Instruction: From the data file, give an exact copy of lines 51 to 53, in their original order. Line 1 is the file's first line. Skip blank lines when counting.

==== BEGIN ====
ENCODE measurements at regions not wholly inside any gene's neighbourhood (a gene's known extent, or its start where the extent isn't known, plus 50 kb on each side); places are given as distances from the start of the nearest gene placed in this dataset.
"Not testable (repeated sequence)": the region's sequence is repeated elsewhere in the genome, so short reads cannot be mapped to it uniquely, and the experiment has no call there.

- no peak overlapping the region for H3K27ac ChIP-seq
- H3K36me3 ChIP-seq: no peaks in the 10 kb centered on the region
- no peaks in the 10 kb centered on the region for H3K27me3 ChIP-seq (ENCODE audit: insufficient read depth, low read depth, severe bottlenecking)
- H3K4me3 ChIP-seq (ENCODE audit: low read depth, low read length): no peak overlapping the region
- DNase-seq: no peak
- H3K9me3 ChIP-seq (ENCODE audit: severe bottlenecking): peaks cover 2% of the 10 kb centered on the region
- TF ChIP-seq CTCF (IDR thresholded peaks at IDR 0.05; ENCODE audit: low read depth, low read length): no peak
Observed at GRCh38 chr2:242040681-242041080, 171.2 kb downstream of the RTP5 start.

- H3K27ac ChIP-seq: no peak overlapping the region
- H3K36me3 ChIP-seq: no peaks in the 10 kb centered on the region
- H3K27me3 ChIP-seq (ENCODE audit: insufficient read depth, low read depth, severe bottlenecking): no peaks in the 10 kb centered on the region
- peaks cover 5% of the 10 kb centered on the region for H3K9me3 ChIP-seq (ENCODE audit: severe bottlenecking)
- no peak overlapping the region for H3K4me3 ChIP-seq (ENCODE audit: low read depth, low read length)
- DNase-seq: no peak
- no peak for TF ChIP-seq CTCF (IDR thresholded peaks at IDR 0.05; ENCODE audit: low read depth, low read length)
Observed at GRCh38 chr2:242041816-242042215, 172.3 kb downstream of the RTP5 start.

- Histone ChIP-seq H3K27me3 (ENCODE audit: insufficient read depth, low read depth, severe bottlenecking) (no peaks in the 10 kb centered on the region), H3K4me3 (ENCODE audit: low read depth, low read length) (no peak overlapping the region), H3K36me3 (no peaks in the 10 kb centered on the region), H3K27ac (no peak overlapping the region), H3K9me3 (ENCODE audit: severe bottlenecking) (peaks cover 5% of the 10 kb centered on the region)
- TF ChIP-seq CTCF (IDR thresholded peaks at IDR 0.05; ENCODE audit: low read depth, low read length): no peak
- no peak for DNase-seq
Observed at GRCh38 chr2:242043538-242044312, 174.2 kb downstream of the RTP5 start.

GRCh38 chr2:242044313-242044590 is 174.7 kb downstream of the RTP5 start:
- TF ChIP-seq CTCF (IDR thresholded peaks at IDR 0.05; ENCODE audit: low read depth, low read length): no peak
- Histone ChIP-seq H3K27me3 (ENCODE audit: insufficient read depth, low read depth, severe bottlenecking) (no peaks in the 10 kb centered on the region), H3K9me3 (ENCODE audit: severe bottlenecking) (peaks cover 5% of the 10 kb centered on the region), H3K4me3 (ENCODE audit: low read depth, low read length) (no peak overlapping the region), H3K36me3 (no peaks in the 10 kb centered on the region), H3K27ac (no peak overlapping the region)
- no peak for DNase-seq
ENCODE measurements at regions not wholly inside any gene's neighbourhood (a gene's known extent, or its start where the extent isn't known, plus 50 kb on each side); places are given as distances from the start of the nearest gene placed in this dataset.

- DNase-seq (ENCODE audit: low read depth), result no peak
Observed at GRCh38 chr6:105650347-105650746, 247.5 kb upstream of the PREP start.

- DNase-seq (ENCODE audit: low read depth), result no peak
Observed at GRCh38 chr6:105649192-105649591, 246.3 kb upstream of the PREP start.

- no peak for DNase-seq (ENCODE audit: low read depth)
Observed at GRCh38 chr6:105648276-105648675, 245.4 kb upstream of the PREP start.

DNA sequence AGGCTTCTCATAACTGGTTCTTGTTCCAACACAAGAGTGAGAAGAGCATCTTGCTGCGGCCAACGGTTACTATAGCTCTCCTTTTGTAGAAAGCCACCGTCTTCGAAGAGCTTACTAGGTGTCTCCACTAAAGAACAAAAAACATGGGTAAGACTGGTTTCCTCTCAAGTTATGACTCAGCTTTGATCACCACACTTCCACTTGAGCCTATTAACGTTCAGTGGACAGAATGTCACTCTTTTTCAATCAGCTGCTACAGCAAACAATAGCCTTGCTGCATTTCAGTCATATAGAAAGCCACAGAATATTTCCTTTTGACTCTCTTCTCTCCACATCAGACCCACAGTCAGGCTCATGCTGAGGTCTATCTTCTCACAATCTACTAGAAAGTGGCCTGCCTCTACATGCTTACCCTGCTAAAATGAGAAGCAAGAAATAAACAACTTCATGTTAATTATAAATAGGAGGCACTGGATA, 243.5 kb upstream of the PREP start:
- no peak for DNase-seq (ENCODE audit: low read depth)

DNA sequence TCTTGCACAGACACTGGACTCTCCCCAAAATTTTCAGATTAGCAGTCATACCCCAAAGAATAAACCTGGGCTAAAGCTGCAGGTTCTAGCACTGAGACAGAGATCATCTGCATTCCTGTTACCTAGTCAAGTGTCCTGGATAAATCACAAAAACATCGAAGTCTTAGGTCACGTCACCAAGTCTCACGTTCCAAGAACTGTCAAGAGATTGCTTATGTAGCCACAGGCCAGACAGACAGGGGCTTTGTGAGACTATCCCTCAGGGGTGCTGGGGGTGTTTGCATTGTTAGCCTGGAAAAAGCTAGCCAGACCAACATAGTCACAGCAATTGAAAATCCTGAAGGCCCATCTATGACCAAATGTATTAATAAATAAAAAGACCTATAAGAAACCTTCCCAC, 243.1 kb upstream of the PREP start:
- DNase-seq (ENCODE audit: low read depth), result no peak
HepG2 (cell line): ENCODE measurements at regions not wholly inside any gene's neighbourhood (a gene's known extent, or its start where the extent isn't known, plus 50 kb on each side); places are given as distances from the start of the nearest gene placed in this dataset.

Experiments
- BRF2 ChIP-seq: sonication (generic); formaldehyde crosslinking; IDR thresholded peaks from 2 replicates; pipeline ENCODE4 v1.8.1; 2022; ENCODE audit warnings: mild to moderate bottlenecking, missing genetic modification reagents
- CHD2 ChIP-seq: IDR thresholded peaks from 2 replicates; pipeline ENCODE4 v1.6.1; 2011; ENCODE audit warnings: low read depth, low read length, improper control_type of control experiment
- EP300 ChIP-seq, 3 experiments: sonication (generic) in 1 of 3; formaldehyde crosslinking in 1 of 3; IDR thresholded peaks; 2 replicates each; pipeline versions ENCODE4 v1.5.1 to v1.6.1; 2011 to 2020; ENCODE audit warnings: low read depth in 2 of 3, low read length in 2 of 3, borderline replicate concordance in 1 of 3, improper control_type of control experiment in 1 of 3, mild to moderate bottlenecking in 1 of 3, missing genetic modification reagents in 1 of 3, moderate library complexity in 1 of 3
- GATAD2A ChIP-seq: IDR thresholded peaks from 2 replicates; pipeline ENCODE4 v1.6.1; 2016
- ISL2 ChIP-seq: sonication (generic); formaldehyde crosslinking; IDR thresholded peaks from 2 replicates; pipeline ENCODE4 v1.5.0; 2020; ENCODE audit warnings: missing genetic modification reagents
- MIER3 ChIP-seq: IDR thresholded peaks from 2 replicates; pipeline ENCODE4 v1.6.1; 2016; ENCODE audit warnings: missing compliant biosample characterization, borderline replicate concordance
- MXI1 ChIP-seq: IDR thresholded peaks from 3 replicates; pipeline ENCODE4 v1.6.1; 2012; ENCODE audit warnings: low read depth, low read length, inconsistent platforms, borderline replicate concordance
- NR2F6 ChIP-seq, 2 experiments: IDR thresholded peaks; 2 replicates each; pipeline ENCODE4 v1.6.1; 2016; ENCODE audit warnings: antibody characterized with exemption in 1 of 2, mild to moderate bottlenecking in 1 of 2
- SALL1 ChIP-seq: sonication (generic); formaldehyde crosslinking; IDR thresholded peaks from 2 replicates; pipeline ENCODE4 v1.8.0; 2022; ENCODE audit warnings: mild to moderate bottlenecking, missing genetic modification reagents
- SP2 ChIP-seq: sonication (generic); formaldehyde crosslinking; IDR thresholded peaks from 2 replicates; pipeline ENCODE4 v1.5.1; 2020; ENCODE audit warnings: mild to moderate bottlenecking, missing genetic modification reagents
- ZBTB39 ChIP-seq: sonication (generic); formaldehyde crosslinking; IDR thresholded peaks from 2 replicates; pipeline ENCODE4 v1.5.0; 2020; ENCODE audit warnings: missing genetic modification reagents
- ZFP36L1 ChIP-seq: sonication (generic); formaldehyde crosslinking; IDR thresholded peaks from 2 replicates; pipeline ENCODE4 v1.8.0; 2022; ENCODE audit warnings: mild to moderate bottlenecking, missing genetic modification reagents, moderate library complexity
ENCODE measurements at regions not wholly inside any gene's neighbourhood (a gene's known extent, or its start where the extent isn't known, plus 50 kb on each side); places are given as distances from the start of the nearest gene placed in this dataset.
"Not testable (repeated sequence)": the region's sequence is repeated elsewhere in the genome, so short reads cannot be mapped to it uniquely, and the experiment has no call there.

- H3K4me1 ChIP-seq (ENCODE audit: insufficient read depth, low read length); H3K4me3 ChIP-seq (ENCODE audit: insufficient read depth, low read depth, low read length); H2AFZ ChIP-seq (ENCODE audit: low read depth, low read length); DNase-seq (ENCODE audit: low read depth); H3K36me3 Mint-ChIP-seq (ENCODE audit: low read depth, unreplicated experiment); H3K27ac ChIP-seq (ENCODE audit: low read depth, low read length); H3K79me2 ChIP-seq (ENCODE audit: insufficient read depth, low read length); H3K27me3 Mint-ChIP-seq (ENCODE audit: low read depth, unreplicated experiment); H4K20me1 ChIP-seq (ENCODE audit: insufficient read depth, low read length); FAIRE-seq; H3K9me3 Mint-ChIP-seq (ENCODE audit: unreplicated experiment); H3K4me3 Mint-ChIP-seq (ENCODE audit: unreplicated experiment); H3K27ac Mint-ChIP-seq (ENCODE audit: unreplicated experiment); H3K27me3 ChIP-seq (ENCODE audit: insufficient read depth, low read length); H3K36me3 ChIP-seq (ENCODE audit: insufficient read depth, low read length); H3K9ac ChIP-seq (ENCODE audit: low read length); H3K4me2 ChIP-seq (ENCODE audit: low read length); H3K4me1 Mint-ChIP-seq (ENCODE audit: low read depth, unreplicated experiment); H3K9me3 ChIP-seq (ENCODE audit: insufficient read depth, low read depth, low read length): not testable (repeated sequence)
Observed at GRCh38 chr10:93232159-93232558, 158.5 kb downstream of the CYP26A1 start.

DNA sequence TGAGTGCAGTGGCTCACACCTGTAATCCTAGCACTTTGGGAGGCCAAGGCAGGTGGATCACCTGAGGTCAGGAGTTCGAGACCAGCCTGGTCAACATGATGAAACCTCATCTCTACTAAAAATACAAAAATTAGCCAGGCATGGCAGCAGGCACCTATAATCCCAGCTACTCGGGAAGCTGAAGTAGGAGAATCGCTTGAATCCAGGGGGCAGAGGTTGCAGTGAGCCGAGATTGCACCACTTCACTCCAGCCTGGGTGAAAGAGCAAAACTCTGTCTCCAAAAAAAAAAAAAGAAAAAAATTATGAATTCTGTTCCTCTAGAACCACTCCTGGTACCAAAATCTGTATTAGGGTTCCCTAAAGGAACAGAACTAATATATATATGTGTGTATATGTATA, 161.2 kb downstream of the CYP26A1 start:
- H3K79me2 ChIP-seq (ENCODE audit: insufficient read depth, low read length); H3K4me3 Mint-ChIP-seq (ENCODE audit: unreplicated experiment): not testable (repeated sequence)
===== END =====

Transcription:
- ZFP36L1 ChIP-seq: sonication (generic); formaldehyde crosslinking; IDR thresholded peaks from 2 replicates; pipeline ENCODE4 v1.8.0; 2022; ENCODE audit warnings: mild to moderate bottlenecking, missing genetic modification reagents, moderate library complexity
ENCODE measurements at regions not wholly inside any gene's neighbourhood (a gene's known extent, or its start where the extent isn't known, plus 50 kb on each side); places are given as distances from the start of the nearest gene placed in this dataset.
"Not testable (repeated sequence)": the region's sequence is repeated elsewhere in the genome, so short reads cannot be mapped to it uniquely, and the experiment has no call there.